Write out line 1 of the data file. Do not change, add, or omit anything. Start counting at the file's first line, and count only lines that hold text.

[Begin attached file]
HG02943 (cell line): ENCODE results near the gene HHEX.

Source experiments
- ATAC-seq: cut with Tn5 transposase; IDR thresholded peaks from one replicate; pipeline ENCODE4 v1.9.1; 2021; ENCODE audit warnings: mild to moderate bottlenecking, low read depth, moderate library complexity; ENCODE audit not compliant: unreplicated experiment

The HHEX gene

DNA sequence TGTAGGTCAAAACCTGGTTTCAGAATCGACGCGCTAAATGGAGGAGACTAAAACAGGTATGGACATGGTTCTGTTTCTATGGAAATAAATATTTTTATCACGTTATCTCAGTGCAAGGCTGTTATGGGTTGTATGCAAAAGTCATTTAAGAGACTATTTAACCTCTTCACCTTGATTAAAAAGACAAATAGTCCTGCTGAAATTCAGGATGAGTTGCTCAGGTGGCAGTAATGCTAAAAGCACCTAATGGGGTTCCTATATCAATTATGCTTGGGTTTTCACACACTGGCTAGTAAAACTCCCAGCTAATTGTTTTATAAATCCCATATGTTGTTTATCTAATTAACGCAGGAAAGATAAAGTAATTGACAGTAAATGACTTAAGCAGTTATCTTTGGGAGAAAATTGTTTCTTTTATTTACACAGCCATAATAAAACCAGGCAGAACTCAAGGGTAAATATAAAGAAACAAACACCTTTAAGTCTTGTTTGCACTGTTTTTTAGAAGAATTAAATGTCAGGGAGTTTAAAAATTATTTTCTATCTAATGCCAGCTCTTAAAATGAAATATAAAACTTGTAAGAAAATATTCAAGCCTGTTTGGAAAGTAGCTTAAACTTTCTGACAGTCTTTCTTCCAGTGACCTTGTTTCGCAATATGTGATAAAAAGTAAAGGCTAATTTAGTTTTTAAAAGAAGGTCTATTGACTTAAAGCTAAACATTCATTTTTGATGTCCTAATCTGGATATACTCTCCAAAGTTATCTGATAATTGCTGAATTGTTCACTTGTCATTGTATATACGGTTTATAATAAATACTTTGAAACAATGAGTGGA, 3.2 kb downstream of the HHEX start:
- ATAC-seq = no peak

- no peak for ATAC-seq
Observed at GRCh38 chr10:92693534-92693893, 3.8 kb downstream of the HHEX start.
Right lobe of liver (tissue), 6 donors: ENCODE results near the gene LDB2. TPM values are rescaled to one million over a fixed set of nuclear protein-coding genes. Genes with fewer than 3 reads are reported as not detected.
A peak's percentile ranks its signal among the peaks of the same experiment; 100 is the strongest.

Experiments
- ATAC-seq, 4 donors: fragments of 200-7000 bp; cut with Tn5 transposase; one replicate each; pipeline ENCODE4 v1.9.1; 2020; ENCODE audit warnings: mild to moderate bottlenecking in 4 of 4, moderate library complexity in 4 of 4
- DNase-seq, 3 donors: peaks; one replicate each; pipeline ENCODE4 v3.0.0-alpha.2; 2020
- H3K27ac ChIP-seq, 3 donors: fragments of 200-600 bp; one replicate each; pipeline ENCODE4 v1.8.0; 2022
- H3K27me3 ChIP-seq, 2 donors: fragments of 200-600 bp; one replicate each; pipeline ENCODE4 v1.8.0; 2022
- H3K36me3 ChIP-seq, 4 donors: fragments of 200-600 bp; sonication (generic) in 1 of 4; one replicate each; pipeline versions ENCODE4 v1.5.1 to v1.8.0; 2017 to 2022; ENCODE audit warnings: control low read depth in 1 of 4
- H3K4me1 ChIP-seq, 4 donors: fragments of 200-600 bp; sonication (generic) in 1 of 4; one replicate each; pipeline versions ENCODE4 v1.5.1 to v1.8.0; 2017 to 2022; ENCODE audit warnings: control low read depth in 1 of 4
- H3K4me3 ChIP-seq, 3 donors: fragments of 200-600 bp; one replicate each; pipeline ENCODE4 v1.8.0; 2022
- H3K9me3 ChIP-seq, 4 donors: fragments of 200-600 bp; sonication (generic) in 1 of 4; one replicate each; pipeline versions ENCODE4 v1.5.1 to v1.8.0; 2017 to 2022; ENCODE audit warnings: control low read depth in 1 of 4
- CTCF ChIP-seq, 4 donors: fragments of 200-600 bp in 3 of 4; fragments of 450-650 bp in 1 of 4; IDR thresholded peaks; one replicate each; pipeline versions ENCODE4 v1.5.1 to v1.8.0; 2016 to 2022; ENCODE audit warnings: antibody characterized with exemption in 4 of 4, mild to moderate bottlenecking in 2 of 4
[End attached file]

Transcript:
HG02943 (cell line): ENCODE results near the gene HHEX.